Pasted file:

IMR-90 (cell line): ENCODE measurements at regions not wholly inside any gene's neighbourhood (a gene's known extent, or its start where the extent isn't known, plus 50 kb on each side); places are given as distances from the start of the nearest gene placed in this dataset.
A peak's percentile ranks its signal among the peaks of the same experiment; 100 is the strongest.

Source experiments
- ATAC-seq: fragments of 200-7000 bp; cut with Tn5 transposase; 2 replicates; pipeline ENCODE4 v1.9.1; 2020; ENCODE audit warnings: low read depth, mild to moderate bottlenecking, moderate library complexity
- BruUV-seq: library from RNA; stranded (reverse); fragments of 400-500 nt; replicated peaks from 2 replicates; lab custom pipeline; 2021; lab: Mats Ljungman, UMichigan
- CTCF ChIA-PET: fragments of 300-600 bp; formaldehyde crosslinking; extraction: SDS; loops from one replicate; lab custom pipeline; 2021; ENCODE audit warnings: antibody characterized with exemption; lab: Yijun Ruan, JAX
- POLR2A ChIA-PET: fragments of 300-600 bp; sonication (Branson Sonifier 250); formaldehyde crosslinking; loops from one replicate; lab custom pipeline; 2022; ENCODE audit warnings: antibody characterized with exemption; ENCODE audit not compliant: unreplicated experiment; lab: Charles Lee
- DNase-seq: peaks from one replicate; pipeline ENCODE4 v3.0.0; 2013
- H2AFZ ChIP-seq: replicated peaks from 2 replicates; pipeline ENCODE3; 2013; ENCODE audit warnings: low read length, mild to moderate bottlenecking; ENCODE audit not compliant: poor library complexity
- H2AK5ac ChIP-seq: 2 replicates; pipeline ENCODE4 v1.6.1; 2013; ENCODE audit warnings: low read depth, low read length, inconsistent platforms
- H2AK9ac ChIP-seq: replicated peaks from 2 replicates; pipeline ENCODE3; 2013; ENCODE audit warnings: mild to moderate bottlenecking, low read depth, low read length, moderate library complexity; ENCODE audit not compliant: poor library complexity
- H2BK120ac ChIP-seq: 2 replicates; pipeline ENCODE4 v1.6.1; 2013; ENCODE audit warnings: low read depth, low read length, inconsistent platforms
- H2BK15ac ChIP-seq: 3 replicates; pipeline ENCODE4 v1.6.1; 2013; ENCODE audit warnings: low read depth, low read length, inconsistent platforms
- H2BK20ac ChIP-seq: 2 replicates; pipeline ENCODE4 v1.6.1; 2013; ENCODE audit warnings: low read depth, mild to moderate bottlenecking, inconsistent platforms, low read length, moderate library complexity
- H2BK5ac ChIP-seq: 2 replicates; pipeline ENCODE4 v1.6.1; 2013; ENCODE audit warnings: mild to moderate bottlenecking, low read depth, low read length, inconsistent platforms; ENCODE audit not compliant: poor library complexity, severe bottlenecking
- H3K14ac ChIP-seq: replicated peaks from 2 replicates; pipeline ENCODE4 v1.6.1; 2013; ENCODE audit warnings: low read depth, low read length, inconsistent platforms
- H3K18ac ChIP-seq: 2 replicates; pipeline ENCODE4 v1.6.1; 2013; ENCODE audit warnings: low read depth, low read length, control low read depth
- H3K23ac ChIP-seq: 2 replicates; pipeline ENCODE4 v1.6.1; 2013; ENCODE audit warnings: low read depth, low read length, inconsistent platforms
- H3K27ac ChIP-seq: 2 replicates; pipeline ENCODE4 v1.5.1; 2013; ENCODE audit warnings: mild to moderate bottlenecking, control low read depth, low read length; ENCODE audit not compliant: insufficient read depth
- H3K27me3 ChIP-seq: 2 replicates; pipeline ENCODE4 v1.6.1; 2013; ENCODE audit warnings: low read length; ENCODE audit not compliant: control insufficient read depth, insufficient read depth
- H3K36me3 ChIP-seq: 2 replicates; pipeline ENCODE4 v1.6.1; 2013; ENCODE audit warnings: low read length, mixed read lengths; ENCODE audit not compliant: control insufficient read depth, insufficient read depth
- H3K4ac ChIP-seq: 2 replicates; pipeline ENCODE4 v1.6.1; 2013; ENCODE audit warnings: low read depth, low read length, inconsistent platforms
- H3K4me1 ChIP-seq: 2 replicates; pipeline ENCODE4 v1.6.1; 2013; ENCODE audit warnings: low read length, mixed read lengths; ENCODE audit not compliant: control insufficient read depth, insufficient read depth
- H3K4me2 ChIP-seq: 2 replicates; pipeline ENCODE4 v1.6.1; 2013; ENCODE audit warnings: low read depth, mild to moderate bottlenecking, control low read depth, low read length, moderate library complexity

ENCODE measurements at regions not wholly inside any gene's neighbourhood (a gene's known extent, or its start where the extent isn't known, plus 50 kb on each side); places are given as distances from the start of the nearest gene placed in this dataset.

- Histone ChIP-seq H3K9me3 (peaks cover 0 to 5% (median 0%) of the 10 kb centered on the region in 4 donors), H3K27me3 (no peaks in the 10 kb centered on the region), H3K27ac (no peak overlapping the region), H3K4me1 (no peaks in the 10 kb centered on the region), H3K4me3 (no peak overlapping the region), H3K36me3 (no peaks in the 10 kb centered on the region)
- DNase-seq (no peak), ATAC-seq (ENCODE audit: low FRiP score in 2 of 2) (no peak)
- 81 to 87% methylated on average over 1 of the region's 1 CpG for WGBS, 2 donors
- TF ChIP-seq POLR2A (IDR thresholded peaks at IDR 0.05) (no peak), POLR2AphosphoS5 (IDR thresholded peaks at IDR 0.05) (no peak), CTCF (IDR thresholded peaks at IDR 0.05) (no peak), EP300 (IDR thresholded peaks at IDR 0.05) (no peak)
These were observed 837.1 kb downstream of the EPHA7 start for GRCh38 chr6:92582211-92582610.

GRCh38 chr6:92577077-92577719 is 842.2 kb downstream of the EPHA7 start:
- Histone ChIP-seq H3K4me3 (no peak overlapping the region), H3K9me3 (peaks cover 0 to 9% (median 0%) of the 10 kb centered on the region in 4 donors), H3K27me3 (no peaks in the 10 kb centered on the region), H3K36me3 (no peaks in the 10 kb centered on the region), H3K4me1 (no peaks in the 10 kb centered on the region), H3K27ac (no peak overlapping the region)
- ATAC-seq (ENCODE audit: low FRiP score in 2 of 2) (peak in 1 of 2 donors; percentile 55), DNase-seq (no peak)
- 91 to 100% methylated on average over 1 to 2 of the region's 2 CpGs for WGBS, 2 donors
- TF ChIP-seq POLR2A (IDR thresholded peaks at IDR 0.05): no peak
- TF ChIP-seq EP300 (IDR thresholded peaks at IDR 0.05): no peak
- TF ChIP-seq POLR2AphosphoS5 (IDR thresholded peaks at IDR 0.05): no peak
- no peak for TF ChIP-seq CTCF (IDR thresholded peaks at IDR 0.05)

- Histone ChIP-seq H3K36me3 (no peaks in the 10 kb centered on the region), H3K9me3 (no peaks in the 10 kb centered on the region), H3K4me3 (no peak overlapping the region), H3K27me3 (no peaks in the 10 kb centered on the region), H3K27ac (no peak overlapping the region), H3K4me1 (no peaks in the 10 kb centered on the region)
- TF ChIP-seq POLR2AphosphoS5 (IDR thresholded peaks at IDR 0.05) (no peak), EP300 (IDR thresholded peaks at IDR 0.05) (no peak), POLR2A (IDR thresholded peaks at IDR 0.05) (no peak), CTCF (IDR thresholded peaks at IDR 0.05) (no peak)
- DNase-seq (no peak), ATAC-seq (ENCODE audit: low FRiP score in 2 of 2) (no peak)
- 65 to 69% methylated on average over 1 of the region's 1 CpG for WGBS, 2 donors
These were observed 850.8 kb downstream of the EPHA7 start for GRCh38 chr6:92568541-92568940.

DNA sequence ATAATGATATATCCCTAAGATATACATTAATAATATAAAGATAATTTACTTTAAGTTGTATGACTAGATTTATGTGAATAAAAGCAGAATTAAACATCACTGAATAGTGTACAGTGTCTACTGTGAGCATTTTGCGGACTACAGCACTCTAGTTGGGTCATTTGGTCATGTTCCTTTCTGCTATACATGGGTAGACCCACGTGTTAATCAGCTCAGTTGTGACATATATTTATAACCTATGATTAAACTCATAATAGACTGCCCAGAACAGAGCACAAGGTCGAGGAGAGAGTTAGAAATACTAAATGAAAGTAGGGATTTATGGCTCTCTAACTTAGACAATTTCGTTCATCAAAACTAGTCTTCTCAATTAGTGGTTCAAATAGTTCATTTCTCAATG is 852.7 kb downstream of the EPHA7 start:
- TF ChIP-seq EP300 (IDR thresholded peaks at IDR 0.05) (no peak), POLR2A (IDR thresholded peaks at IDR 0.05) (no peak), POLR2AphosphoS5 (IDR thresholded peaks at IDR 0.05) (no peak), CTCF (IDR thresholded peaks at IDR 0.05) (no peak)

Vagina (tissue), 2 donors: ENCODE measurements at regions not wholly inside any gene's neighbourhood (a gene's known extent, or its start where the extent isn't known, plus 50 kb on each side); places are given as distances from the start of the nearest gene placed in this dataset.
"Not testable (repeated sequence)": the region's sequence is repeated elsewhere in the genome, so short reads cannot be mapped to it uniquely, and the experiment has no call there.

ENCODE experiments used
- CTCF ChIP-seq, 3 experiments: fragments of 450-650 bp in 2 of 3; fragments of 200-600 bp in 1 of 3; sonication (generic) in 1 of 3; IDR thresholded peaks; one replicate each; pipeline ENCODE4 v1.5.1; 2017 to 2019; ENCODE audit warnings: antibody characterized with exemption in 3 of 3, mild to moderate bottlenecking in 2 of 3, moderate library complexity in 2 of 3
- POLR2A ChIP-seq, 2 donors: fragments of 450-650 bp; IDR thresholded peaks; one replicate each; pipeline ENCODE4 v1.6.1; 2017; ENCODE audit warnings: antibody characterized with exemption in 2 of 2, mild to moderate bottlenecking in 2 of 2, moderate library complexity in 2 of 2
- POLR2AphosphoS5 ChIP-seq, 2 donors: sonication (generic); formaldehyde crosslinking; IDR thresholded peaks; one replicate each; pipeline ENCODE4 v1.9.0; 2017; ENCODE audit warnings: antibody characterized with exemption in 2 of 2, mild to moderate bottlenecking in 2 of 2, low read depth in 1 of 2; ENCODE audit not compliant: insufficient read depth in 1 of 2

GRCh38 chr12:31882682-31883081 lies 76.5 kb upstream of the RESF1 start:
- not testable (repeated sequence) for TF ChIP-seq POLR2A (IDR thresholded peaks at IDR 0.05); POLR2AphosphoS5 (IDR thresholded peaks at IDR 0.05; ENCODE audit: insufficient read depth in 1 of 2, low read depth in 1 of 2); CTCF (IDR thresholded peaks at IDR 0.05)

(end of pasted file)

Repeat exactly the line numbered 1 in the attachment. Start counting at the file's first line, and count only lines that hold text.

IMR-90 (cell line): ENCODE measurements at regions not wholly inside any gene's neighbourhood (a gene's known extent, or its start where the extent isn't known, plus 50 kb on each side); places are given as distances from the start of the nearest gene placed in this dataset.